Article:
swim wearing hearing aids or allow water and sand on them. Along with using a dehumidifier, wipe your devices daily with a dry cloth to help clear moisture and debris and reduce the risk of damage.
 

DO

keep your hearing aids away from the summer heat, which can do a number on them. Pick a cool, dry area for storage, and avoid leaving the devices in a sunny spot or hot car.
 

DON’T

forget your hearing-aid covers, which can help protect your devices from excess moisture when summer heat and activities lead to sweating. The covers help keep out dust and dirt, too.
 

DO

give your hearing aid batteries a break. Remember at night to remove them from your devices and leave the battery door open, helping reduce moisture and maximize battery life.
 

DON’T

prematurely pull the stay-fresh tab that helps keep new hearing aid batteries from discharging early. Once the batteries activate, they can’t be deactivated, so first be sure you’re ready to use them.
 

DO

regularly change the wax guard, helping protect your devices from damaging buildup of wax, skin particles, and other debris. Putting this task on at least a monthly schedule makes for a timely reminder.
 

DON’T

fit the wrong wax guard to your device. Wax guards come in diverse sizes and types, but not every version is right for your hearing aids. We can provide or help you choose a compatible product.


Summer fun is for everyone, so maximize each day by getting the most from your hearing aids. Think of them as you would your smartphone, keeping them safe from harm’s way, and enjoy your best season yet.

How to Wear BTE Hearing Aids and Glasses

As technology advances and “hearables” become more commonplace, one odd fact emerges: We’re putting more and more things behind or in our ears. Whether glasses, headphones, or the latest discreet behind-the-ear hearing device, the area our ears occupy is starting to get a little crowded.

So that begs the question: Can you wear (sun)glasses and the common BTE (behind-the-ear) hearing aid model comfortably and without worry?


Behind the Ear

With all the different hearing aid styles, you might wonder, “There are so many sleek and nearly invisible options on the market, why would someone choose a behind-the-ear model?”

It’s discreet. The great thing about today’s hearing technology? It’s all discreet now. The question is how far you want to go in your discretion. The BTE model tucks unobtrusively between your outer ear and your head. From the side, no one would even know it’s there. And even in the BTE family, there’s now the miniBTE, for an even slimmer profile.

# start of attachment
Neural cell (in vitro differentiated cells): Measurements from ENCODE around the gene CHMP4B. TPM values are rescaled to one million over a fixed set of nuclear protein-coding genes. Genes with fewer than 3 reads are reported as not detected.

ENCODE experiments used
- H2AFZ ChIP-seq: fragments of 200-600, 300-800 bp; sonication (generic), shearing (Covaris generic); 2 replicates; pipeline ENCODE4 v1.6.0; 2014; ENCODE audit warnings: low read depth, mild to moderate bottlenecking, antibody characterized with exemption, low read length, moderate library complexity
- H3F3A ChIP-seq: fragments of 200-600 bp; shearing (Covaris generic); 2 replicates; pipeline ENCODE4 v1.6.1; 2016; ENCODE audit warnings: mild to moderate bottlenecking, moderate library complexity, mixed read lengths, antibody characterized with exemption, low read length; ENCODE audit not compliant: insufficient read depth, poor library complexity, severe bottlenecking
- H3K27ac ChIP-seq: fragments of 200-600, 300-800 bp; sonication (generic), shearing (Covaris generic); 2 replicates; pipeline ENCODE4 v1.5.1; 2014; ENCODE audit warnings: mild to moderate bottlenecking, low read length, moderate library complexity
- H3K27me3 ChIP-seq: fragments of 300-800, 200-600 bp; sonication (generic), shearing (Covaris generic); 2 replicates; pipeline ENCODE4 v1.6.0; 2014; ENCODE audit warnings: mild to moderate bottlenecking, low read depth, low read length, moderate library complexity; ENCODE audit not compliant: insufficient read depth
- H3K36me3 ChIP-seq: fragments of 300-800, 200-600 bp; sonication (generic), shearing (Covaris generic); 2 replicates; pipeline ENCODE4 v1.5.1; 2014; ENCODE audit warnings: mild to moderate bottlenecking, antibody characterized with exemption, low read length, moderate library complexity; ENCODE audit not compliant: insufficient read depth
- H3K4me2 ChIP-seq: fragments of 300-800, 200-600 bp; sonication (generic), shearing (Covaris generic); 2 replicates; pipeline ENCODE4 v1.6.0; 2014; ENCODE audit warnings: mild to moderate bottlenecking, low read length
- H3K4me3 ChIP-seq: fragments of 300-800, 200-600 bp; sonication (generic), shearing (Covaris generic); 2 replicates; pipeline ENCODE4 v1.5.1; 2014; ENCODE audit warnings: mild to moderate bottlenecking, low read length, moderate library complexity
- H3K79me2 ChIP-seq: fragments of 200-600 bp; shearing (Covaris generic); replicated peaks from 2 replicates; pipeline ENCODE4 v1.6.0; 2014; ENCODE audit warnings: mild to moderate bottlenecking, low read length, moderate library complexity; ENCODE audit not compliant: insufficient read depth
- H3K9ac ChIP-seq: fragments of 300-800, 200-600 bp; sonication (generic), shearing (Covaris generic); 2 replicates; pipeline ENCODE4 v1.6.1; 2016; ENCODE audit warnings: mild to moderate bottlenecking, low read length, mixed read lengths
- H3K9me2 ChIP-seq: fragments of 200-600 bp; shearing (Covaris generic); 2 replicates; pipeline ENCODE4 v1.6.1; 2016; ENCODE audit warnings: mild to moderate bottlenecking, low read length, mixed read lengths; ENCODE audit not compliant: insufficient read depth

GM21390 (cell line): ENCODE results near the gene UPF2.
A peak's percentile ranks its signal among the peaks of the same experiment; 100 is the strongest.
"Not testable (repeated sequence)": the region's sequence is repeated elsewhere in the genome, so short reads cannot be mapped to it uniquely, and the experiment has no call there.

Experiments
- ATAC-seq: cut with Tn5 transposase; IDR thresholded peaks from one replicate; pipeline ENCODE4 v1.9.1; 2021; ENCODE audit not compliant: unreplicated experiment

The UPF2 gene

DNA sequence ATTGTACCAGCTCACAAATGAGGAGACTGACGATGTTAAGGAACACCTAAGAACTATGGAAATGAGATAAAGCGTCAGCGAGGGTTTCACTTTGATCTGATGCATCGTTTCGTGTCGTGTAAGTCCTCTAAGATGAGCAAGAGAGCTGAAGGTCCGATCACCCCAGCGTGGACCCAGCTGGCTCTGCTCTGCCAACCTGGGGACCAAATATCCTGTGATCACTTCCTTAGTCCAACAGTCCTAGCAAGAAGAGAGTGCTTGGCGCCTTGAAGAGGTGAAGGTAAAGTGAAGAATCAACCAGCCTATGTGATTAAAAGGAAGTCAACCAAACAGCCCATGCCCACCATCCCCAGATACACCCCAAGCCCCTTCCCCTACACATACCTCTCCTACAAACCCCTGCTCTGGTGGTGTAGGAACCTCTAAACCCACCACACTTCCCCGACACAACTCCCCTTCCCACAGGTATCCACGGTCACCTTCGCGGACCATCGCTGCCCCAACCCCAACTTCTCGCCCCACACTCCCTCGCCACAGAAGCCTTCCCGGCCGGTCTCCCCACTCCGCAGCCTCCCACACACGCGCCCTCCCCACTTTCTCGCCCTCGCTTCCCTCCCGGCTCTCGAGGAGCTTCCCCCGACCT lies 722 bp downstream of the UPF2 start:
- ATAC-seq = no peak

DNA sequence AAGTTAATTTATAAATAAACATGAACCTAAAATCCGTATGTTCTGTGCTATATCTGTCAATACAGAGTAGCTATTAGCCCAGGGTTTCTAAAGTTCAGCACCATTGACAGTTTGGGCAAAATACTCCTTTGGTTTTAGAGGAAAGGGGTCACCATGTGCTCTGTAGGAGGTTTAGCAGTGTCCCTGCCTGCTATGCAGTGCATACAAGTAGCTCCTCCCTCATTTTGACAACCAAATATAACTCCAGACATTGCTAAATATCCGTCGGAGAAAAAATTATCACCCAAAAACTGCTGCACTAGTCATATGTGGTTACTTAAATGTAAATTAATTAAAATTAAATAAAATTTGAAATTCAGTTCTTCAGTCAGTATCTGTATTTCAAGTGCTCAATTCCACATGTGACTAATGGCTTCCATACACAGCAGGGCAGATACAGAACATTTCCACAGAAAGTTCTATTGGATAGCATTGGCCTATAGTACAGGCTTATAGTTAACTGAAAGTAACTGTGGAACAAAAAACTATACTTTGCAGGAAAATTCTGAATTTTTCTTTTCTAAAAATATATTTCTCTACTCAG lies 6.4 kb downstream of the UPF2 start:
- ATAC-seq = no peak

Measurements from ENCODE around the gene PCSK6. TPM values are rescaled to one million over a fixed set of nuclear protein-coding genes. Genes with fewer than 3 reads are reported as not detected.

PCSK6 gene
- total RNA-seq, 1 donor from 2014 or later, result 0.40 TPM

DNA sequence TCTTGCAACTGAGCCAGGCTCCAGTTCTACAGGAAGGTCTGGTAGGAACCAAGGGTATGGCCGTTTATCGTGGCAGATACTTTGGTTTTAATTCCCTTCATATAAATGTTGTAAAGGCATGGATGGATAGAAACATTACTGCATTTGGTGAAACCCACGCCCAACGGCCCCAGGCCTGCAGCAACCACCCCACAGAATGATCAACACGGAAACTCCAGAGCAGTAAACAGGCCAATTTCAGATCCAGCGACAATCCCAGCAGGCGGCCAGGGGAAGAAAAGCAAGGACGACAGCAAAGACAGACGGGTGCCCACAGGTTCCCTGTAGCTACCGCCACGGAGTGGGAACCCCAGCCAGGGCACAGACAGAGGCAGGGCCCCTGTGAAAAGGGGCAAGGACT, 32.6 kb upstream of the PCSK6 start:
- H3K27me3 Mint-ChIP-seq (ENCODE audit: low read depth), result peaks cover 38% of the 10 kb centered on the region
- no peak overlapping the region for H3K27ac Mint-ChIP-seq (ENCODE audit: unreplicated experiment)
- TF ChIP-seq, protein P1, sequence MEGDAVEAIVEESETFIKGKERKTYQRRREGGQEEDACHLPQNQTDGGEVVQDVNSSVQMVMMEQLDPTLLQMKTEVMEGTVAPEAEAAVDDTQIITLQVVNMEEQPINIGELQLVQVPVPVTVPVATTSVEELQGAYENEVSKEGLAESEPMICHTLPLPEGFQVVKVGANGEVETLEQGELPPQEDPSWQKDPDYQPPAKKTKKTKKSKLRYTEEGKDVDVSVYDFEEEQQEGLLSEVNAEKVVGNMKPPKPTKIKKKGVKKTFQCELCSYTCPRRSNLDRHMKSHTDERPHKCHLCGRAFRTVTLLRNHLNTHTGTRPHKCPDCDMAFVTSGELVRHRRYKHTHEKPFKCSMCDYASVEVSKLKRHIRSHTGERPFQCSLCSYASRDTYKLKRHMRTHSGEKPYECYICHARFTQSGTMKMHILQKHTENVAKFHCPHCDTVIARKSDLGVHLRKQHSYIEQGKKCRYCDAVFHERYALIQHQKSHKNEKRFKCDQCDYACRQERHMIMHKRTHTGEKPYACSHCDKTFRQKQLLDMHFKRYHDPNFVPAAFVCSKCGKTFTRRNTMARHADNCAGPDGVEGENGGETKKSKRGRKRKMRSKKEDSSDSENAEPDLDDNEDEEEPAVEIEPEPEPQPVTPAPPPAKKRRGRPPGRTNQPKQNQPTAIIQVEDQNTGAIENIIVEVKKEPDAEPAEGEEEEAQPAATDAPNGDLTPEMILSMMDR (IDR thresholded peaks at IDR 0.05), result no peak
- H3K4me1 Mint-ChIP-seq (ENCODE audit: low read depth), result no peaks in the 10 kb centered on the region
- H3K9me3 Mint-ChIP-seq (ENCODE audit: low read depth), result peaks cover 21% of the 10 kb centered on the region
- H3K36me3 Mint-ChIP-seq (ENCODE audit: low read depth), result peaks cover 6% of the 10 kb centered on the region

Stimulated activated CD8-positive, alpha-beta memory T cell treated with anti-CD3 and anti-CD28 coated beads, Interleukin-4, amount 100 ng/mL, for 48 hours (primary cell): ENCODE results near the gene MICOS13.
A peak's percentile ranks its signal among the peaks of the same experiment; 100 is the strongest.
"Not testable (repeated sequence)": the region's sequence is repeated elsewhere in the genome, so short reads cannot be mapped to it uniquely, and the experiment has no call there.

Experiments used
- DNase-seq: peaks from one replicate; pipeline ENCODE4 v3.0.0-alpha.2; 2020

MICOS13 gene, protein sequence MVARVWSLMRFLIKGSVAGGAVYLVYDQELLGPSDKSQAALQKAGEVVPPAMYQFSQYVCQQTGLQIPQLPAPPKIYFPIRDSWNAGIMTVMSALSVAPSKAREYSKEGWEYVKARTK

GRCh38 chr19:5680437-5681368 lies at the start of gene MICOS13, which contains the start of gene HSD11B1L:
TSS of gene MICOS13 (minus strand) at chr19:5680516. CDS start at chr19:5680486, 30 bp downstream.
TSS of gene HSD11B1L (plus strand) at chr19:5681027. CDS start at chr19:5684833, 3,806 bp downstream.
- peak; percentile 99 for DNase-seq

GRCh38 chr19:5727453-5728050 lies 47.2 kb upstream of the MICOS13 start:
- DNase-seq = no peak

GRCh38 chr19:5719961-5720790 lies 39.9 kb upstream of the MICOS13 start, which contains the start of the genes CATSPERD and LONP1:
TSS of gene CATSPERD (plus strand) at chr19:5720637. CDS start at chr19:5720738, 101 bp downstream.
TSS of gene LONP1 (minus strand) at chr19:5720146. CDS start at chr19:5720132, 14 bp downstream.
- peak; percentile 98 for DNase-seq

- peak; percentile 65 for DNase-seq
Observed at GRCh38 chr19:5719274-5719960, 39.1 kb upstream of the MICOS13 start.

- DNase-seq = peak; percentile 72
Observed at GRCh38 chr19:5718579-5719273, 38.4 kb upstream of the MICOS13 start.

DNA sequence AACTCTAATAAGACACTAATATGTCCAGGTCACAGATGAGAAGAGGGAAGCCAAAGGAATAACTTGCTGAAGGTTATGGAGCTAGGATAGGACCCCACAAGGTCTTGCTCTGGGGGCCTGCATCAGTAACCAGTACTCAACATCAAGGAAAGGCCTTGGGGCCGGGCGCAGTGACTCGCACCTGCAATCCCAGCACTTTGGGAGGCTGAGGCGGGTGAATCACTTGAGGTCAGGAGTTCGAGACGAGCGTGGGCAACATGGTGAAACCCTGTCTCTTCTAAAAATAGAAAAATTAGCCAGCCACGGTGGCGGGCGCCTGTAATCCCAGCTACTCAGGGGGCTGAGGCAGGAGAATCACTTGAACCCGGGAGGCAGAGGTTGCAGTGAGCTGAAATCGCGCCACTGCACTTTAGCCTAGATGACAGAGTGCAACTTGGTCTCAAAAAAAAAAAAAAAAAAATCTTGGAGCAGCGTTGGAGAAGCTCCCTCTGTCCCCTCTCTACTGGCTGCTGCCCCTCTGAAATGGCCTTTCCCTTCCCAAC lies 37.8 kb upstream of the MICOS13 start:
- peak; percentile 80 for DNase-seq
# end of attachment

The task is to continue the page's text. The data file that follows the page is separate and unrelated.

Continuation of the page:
It’s powerful. The BTE is ideal for moderate to severe hearing loss. Other types, such as in-the-canal and in-the-ear, have many strengths, but they may not be ideal for hearing loss greater than a mild to moderate loss.

It’s easy to use. The casing of the BTE is easier to hold and manipulate than the other styles, and it has simple-to-use, easily accessible controls.

It’s comfortable. Many feel the smaller models that sit against or in the ear canal create a plugged-up feeling. In fact, some people have ear canals that are too small to accommodate any model but the BTE.
 

The BTE With Glasses

The following will ensure you thrive with glasses and a BTE hearing aid.
Considerations

  • If you already have BTE hearing aids and have been told you need glasses: Buy frames with thin wire earpieces to minimize the amount of space taken up behind your ear.
  • If you already wear glasses and have been told you need BTE hearing aids: Work with your provider to determine the smallest tube that will work for your situation. A miniBTE might be an ideal option.

Practical tips

  • Put your glasses on first, as they are harder to adjust.
  • After your glasses are secure, carefully place the hearing aid between the glasses earpiece and your outer ear.
  • Adjust both as needed until they are comfortable and the hearing aid isn’t hanging away from your outer ear.
  • In front of a mirror but away from a hard surface, practice removing and putting on your glasses. Use both hands, and only use a straight-forward and straight-back motion. Tilting your glasses up and down or side to side will knock off your hearing aids.
  • Practice, practice, practice. It might sound silly, but muscle memory will be your best friend. While practicing, you’ll knock off your hearing aid, but each time it happens, you’ll learn a little more about the best method to use for your glasses/hearing aid combination. Better to knock them off at home, in a controlled environment and on carpeting, than not to practice at all and have it happen on the sidewalk, at work, or in the backyard.

We’re here to help — let us know if your BTE hearing devices aren’t cooperating with your glasses! And if you haven’t had your hearing checked in a while, contact us today to schedule a hearing evaluation.

The Sound Void: How Hearing Loss Sneaks Up on You

The Sound Void: How Hearing Loss Sneaks Up on You

When you come to your first appointment with us, we encourage you to bring a companion, someone who spends a lot of time with you. Why is that? Because they’re able to give us a different perspective on your hearing loss. In fact, your companion probably noticed your hearing loss — and how it was affecting you — before you did.

But how is that possible if you’re the one with hearing loss?

 

How Sound Works

To begin with, it helps to understand how sound works. Most people think hearing loss is a question of volume. But that’s only part of the story. Sound is a combination of frequency (also called pitch) and intensity (also called loudness).

Frequency

Frequency measures how fast (or how frequently) a sound wave vibrates. High frequency means a high pitch, like the notes on the right side of a piano, and low frequency means low pitch, like the notes on the left side of a piano.

Intensity

Intensity measures loudness. A whisper has low intensity, and a shout has high intensity.

Frequency and Intensity Together